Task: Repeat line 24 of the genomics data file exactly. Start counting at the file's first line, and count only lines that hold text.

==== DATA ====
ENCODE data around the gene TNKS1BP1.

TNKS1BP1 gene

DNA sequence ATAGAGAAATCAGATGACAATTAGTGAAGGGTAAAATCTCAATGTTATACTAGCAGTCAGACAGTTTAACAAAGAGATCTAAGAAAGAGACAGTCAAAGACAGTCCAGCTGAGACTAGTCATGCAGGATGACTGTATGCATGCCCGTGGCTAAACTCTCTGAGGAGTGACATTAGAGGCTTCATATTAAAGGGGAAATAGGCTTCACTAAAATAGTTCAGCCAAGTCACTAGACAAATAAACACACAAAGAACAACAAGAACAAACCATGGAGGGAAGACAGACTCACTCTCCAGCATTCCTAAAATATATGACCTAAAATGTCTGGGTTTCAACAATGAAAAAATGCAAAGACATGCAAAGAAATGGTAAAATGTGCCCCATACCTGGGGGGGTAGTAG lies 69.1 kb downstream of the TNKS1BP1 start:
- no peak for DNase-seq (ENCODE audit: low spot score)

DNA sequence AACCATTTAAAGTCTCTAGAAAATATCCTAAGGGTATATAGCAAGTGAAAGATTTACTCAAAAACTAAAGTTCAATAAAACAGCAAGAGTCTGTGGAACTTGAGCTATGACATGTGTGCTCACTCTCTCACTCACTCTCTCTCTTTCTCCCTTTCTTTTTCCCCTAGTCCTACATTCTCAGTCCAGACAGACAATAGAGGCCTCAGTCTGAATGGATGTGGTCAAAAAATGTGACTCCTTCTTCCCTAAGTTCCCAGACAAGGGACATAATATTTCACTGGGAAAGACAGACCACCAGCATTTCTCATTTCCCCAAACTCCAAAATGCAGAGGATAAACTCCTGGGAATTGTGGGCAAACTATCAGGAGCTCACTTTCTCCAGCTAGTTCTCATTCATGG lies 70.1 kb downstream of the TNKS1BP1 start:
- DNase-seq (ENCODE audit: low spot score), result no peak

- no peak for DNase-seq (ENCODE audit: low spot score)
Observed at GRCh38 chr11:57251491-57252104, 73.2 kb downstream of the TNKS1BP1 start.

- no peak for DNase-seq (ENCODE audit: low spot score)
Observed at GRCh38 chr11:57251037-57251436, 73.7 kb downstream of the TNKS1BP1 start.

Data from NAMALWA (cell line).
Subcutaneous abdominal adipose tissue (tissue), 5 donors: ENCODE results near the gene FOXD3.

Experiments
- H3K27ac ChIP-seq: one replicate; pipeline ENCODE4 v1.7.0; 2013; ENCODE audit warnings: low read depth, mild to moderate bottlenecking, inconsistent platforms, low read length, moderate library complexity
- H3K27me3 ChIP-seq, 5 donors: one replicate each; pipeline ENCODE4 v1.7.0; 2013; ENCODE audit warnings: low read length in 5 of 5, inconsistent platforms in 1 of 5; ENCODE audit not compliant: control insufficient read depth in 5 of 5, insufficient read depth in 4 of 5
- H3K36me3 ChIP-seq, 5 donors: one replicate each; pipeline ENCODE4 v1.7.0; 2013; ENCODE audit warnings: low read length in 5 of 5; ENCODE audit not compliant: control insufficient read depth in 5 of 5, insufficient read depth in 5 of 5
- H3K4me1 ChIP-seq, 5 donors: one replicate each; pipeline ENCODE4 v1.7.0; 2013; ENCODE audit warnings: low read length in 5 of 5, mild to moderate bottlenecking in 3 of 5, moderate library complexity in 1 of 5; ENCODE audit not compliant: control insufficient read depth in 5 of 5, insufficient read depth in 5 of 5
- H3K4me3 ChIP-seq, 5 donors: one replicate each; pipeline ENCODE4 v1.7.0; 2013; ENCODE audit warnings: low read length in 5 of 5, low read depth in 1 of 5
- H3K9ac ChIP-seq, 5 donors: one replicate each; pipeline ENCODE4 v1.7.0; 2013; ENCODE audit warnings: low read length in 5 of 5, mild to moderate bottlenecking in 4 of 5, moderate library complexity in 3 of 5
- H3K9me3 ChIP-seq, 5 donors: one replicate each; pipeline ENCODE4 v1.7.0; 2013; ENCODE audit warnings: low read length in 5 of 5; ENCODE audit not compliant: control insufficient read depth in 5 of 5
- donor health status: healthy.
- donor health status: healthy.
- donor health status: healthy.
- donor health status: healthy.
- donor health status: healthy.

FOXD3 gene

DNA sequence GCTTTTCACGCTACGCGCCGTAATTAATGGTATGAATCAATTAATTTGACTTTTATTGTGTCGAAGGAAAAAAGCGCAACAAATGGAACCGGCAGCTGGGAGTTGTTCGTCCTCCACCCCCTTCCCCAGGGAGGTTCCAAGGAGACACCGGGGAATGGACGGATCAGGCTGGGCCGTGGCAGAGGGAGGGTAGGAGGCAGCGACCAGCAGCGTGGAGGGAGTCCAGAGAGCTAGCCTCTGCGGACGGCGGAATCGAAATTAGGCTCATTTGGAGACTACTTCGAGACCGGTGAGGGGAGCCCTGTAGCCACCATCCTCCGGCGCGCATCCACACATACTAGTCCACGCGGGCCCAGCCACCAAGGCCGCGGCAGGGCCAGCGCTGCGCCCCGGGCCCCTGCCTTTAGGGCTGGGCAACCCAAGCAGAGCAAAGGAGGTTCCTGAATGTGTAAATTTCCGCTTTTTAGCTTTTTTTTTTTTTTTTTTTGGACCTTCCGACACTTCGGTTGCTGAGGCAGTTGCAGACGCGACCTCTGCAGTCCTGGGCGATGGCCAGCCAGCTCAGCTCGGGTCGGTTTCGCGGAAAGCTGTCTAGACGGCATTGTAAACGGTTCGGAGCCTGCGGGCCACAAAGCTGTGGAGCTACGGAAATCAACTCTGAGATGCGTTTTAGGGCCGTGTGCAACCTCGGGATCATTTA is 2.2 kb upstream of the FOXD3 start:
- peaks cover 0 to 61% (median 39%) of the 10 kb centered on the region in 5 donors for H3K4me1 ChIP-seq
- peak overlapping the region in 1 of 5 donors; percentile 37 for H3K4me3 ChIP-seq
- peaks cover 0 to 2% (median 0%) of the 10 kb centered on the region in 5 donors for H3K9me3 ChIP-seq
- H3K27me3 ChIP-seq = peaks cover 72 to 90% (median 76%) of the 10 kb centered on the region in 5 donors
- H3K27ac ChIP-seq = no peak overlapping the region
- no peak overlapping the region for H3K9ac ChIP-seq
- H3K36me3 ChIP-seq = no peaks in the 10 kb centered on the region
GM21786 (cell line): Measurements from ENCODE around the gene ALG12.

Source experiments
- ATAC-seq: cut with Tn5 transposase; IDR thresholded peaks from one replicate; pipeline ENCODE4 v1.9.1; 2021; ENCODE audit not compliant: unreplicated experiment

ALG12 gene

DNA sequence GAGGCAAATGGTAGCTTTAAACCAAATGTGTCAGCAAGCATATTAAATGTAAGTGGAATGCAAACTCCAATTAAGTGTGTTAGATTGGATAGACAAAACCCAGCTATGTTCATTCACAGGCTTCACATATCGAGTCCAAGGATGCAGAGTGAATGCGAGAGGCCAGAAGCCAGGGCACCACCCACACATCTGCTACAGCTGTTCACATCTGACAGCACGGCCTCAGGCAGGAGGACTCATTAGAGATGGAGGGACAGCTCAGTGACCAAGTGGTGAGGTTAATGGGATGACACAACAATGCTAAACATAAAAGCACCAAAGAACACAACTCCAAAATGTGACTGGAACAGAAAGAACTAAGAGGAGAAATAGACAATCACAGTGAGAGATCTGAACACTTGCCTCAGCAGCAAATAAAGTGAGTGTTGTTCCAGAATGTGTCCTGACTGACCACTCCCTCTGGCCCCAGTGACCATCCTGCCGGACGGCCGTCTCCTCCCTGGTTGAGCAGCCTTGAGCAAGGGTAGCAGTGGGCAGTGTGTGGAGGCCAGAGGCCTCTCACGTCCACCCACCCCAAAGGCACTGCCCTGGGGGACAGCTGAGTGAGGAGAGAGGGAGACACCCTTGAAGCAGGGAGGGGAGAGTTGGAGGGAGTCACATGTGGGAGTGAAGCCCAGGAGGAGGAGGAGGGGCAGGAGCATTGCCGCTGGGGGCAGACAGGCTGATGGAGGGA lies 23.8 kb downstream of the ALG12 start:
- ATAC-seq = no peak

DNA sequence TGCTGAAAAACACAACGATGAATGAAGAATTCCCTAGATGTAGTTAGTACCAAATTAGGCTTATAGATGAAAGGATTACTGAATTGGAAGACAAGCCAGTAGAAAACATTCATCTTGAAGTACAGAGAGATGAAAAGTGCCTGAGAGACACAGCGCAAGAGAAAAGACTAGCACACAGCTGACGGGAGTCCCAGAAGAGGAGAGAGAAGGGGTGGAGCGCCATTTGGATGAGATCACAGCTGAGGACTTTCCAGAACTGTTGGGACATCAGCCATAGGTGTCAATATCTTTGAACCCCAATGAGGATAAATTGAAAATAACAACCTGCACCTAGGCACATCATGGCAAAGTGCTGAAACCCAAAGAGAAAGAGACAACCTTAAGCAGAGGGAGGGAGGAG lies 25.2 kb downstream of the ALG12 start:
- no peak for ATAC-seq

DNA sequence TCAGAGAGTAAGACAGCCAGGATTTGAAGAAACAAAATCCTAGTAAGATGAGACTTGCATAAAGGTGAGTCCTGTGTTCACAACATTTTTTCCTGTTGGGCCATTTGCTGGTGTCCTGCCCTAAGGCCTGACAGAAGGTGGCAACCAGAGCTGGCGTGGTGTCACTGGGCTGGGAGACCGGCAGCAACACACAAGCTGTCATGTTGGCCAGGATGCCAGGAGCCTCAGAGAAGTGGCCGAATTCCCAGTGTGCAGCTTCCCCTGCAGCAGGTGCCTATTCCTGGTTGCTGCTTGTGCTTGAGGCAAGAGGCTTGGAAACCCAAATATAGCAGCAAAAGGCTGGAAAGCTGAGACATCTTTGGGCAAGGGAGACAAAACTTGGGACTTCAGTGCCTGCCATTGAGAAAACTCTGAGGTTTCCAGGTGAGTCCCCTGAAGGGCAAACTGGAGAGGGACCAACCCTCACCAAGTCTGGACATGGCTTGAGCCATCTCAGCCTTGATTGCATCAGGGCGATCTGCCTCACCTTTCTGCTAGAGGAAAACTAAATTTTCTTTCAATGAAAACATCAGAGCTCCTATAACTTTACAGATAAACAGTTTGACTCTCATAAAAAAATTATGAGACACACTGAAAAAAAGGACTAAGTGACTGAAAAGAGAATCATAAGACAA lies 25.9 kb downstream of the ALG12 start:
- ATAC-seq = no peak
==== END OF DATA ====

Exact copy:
- donor health status: healthy.